Thursday, October 25, 2007

1. Opportunity

First in a series.

No. Watch: this is where this game gets decided.

It's 2nd-and-7 LSU, on the Auburn 35. 1:50 left in the game. Colt David's career long is 45 yards; LSU needs seven more yards to make that range and probably 12 to feel good about themselves. Or as good as they can feel, anyway, with a kicker who missed a 36-yarder just two weeks ago at home and honked a 28-yarder to open the fourth quarter in this same game, in this same venue, two years ago. Put briefly: until LSU cuts the field-goal distance to 42, 43 yards or less or so, Auburn is the game's most likely winner.

So: 2nd-and-7. The call is a toss right, to the strong side of the formation, to Jacob Hester.

Sen'Derrick Marks, playing left defensive tackle for Auburn, gets a decent push upfield but the play moves wide too quick for him to do anything but force Hester to cut upfield a touch later than he might like. Quentin Groves, playing left end, is blown three yards off the line of scrimmage and towards the sideline by LSU tight end Richard Dickson. LSU's right tackle, Carnell Stewart, fills in behind Dickson and erases linebacker Craig Stevens at the point of attack. Dickson's and Stewart's blocks have opened a lane for Hester.

Auburn has a player standing in this lane, however. Safety Eric Brock moved quickly and smartly towards the line of scrimmage on the toss and is in position to make the tackle. It will be one-on-one between Brock and Hester, a mere half-yard beyond the line of scrimmage. If Brock stones him (unlikely), LSU will face 3rd-and-7. If he simply tackles, LSU faces 3rd-and-5, 3rd-and-4. Makeable distances, yes, particularly in two-down territory, but Auburn will still have the upper hand and LSU did not execute in a similar situation the week prior at Kentucky. And: while there is a lot of space for Hester to work with, Brock is in position.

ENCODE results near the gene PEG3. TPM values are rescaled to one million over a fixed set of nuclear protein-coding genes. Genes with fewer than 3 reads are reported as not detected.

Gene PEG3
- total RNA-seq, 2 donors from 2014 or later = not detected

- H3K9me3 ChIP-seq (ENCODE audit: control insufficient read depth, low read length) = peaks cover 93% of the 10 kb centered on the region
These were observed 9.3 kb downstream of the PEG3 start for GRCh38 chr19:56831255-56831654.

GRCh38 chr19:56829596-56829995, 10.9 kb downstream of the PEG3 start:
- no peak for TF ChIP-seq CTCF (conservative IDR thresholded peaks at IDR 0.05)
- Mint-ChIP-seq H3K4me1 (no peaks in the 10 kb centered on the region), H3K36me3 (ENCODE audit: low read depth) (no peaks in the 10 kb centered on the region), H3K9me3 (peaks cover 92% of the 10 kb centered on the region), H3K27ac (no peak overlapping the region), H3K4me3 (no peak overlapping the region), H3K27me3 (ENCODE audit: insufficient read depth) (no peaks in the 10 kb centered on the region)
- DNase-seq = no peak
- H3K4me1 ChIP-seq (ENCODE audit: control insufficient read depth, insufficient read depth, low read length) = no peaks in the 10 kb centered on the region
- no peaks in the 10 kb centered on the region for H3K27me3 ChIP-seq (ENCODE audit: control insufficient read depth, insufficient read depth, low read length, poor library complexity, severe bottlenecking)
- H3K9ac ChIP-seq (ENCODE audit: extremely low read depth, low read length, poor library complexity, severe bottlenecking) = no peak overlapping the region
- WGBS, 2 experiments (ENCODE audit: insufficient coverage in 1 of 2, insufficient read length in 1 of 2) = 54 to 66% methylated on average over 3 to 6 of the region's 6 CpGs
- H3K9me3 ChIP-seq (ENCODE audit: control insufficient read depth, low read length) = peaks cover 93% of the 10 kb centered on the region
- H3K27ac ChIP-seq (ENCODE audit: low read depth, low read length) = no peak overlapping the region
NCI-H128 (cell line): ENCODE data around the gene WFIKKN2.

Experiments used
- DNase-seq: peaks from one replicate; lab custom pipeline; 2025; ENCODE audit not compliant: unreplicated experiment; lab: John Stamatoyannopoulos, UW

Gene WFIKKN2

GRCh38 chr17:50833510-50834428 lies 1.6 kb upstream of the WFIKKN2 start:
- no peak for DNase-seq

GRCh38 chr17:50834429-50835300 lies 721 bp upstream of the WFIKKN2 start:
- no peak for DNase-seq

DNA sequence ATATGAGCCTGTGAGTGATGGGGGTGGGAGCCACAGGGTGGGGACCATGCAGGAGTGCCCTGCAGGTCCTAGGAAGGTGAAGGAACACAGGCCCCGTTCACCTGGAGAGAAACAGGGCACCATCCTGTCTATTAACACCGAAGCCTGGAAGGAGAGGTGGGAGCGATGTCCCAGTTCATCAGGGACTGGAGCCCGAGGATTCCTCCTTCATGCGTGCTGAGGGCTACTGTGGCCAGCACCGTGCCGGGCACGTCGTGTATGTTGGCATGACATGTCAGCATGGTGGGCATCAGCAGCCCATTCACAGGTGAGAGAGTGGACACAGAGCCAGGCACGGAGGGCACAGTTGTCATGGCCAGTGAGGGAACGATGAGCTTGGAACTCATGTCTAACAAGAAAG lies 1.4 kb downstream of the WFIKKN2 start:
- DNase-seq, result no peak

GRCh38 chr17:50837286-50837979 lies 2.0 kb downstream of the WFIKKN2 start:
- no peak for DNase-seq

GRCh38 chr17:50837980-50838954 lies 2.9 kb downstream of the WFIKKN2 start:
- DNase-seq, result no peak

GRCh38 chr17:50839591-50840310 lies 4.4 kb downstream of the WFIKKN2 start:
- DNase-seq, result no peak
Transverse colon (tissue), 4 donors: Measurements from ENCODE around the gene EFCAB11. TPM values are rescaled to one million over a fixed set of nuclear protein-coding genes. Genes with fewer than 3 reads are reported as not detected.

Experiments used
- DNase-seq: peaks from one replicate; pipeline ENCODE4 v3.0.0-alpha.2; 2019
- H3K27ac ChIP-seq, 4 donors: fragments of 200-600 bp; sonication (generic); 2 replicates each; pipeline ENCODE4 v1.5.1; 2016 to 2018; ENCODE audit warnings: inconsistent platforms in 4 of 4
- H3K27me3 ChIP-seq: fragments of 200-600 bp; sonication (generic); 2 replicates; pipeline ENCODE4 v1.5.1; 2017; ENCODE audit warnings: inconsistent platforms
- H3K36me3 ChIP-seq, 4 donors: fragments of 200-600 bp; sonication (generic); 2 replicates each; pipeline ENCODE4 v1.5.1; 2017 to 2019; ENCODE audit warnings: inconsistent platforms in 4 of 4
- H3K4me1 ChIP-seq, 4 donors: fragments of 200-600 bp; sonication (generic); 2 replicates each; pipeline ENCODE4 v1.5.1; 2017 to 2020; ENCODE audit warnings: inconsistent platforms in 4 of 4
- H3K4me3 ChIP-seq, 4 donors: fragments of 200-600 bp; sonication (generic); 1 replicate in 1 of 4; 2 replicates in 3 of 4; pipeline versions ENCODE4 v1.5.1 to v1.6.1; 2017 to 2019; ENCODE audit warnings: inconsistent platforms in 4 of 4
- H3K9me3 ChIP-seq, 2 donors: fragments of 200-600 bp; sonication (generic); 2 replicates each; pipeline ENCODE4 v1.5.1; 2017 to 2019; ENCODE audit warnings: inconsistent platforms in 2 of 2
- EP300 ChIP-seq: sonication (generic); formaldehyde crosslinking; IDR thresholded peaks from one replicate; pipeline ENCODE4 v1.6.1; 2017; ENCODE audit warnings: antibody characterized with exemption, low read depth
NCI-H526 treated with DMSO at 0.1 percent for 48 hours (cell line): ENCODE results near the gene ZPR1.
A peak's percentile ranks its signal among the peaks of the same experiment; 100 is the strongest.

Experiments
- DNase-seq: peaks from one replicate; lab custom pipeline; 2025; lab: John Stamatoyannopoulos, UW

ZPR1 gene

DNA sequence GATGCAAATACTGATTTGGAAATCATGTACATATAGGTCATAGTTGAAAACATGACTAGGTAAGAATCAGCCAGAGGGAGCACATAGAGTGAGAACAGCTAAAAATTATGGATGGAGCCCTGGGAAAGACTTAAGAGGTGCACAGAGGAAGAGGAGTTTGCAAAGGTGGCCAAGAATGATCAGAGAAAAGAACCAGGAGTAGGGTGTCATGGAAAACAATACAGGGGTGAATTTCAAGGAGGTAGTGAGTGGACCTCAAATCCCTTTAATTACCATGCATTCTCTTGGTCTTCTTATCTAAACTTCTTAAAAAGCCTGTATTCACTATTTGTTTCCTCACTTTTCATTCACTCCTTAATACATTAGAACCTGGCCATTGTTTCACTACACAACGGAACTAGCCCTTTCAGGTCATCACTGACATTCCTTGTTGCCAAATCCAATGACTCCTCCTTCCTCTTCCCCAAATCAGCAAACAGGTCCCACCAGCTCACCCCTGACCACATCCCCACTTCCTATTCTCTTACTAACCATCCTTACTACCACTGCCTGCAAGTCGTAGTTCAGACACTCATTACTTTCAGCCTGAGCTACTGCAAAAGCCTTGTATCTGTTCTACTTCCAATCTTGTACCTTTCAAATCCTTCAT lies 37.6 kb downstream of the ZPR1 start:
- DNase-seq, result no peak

But he does not make the tackle. Hester cuts to his left and Brock nearly whiffs entirely, leaving pursuing weakside linebacker Chris Evans to drag Hester down from behind but not before LSU has moved to the 25-yard line. First down. Auburn no longer has the upper hand, and 90 seconds later Les Miles will feel secure enough in his field position that he will smartly eliminate his field goal kicker from the equation entirely. The game is not lost on the touchdown pass. The game is lost when the touchdown pass not only becomes a possibility, but a sound strategy. The game is lost when Eric Brock fails to tackle Jacob Hester.

I don't mean to single Brock out as a goat; he just happened to be the key Auburn player on what I view as the game's key play. (Hell, you could argue Groves was as much at fault for not holding his ground and allowing the lane to form in the first place.) There are also extenuating circumstances for Brock: Due to the injury to Aairon Savage, Brock has been on the field nearly every play for the last several games. Hester, on the other hand, was fresh as a corndog-scented daisy thanks to LSU's flotilla of running backs and is a load in any case. And as quickly as Brock reacted, so clean were LSU's other blocks that didn't really have time to set himself and explode. He did everything right; he gave himself the opportunity to make a play that may have altered the game's outcome; but for understandable reasons, he didn't take advantage of it.